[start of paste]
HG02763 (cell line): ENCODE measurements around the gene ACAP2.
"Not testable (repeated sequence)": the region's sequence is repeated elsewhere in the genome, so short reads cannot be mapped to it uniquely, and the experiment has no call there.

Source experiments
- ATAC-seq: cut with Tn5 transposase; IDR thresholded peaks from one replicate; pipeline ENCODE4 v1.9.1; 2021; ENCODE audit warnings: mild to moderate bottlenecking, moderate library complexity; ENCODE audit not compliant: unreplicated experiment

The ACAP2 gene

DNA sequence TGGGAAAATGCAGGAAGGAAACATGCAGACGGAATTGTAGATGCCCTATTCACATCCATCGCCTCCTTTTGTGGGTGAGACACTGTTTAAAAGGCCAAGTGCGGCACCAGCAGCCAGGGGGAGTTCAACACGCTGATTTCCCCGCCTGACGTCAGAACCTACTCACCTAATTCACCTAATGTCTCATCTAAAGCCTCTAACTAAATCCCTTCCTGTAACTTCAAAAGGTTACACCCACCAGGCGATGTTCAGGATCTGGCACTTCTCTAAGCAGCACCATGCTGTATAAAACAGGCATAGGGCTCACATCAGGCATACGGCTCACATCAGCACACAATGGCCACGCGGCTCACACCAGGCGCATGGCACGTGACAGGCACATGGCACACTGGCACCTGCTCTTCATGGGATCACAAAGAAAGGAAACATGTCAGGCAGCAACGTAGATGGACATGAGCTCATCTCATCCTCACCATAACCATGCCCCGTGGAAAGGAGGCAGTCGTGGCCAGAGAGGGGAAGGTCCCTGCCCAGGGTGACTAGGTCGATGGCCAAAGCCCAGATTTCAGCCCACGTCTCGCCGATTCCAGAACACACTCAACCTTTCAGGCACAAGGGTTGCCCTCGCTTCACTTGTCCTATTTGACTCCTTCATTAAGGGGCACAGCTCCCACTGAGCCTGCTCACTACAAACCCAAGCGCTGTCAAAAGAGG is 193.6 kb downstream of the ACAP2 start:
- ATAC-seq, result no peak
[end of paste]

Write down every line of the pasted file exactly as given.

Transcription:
HG02763 (cell line): ENCODE measurements around the gene ACAP2.
"Not testable (repeated sequence)": the region's sequence is repeated elsewhere in the genome, so short reads cannot be mapped to it uniquely, and the experiment has no call there.

Source experiments
- ATAC-seq: cut with Tn5 transposase; IDR thresholded peaks from one replicate; pipeline ENCODE4 v1.9.1; 2021; ENCODE audit warnings: mild to moderate bottlenecking, moderate library complexity; ENCODE audit not compliant: unreplicated experiment

The ACAP2 gene

DNA sequence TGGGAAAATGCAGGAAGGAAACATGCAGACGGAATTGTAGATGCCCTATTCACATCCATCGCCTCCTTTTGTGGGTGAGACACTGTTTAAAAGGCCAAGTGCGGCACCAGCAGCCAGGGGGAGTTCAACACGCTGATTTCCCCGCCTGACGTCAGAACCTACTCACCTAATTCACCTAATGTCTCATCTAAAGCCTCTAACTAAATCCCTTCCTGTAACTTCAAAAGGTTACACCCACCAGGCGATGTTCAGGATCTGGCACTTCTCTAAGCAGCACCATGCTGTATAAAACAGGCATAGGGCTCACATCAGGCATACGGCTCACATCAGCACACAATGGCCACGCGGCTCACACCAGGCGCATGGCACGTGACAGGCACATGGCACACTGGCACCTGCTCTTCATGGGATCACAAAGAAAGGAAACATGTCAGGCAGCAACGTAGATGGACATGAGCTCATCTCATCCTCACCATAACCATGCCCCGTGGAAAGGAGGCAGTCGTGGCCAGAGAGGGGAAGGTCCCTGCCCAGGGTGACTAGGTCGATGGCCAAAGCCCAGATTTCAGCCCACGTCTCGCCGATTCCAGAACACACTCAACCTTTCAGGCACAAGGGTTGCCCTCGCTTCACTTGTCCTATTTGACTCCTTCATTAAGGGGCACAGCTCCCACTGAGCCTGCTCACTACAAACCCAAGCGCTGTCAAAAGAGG is 193.6 kb downstream of the ACAP2 start:
- ATAC-seq, result no peak